“Every hour of the day and night, and every acre of the earth and shore, and every point or patch of the sea and sky, is full of pictures” — Walt Whitman

“Sour, sweet, bitter, pungent, all must be tasted.”
– Chinese Proverb

“It is good to vary in order that you may frustrate the curious, especially those who envy you.”
– Baltasar Gracian, The Oracle

“Variety’s the very spice of life, That gives it all its flavour.” — William Cowper

“Variety is the spice of life – one day ignore people, next day annoy them” — My refrigerator magnet

“If we cannot now end our differences, at least we can help make the world safe for diversity.”
– John Fitzgerald Kennedy

“Of all the varieties of virtues, liberalism is the most beloved.” — Aristotle

“In the time of your life, live – so that in that wondrous time you shall not add to the misery and sorrow of the world, but shall smile to the infinite variety and mystery of it.” — William Saroyan

“The finest souls are those that have the most variety and suppleness” — Michel de Montaigne

Ah, this speaks to my heart today! Yes, the engineer in me is always wanting things to work, and dealing with the variety of ways in which things don’t work.

The gardener in me loves the success of my garden, yet also thrills to the variety of plants – nothing thrills me more than to discover a new variety of a plant I love. At one point I had over sixty sages in my garden, out of around, oh, six thousand or so varieties. The singer in me quit music theatre when she realized that getting ahead in the music theatre business was not about enjoying singing the wondrous variety of music out there, but becoming very good at one particular kind (no, I really didn’t want to be an opera singer! Not to mention that it was all about sucking up to the right people… ) The artist in me loves to create new work, thrilling to the variety of colors and media and ways of expressing myself. I am far more likely to be exploring a new way of painting than to be perfecting the work I do, since my art is about self-expression and not commercial value. I’m not a good artist, but I am one, in spite of that. The writer in me loves creating this variety of postings on various topics, which change as my interests change. For now, the Tao inspires me, and politics, as it once inspired Whitman, but later on it will be something else. You need only to look at my blogroll to get a small sense of the various things that interest me. My days are all varied – I spend a lot of time on the web, but always looking at something different, looking *for* something different – a new opinion, a new writer, a new spark that catches my eye and makes me go “ah!” – you think differently! Let’s talk about it! ”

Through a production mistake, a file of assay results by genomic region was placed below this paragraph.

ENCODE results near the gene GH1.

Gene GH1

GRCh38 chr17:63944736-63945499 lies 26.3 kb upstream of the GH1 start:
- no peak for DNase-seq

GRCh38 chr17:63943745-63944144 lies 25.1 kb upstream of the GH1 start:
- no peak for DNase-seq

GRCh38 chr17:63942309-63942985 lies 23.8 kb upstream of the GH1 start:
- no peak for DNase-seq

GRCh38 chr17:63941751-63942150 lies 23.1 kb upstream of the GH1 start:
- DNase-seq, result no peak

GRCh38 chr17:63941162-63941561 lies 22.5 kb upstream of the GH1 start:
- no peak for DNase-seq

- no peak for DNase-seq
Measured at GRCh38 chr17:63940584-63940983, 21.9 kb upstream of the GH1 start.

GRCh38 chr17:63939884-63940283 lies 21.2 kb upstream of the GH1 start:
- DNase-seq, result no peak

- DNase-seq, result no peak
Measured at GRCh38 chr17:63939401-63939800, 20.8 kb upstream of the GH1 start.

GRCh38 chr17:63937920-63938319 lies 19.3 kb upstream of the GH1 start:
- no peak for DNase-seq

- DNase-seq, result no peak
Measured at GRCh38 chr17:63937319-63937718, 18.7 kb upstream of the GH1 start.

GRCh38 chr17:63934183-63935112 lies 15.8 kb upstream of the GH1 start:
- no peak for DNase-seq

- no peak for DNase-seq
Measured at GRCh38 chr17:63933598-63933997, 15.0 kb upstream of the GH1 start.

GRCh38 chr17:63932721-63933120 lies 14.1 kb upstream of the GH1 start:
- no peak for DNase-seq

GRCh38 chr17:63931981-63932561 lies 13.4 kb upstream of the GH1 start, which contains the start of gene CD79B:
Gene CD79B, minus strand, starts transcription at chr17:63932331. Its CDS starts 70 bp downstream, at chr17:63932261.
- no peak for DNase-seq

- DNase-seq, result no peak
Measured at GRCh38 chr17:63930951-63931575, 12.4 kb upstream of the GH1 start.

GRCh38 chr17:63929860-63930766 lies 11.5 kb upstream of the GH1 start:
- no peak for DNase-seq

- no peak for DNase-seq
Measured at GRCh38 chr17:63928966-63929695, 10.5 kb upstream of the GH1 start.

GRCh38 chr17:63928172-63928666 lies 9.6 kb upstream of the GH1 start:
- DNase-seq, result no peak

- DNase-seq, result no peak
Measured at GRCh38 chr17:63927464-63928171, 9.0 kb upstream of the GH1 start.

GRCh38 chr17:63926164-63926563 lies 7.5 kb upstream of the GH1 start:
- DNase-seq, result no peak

Nature is so full of variety, and we are all so different, so unique – that is what is most wonderful to me about people. The people who attract me are those who know they are unique and special, who celebrate themselves and their uniqueness, or, at times, those who fail to appreciate the wonderful qualities they have, and I try to do that for them – to let them know how unique and wonderful and special they are and why I love them for it. And sometimes, I take that too far and push them too hard to explore what great people they are, and they walk away. It has left me sad, it has left me crazy at times, but it never ever dimmed my love for them or my appreciation for their wonderful variety, their way of being human.

I hate it when people just want to fit in, to be part of the group, to not stand out. Especially in children. I deplore how our schools drive out their uniqueness, their wonderful talents and abilities and convince them they aren’t good at anything. (Like my above comment on not being a good artist). I want my kids to know they are unique and special, I thrill when my son sticks a “Normal People Worry Me” sticker on his door or says “Thank You!” when I call him weird. They love being “nerds”, being “leet”, feeling special in their own wonderful way.

And I guess a lot of this comes from growing up in America, for which I am thankful. I’ve heard Europeans comment on how we always stand out overseas, by our confidence, sometimes our arrogance, our conviction in ourselves. And I love that. If there is one thing that is great about America that is it. And I deplore those who want to drive it out, who want to make us all Christian Nation This or Moral Majority That. As Whitman so wonderfully pointed out, the glory of America is in its diversity, in its ability to bring out the best in everyone. And sadly, we are losing that. Our public schools train us to be worker bees as the private schools train theirs to be owners, instead of giving us all the same shot. (And the Christian Right schools train their kids to be congressional aids and campaign workers).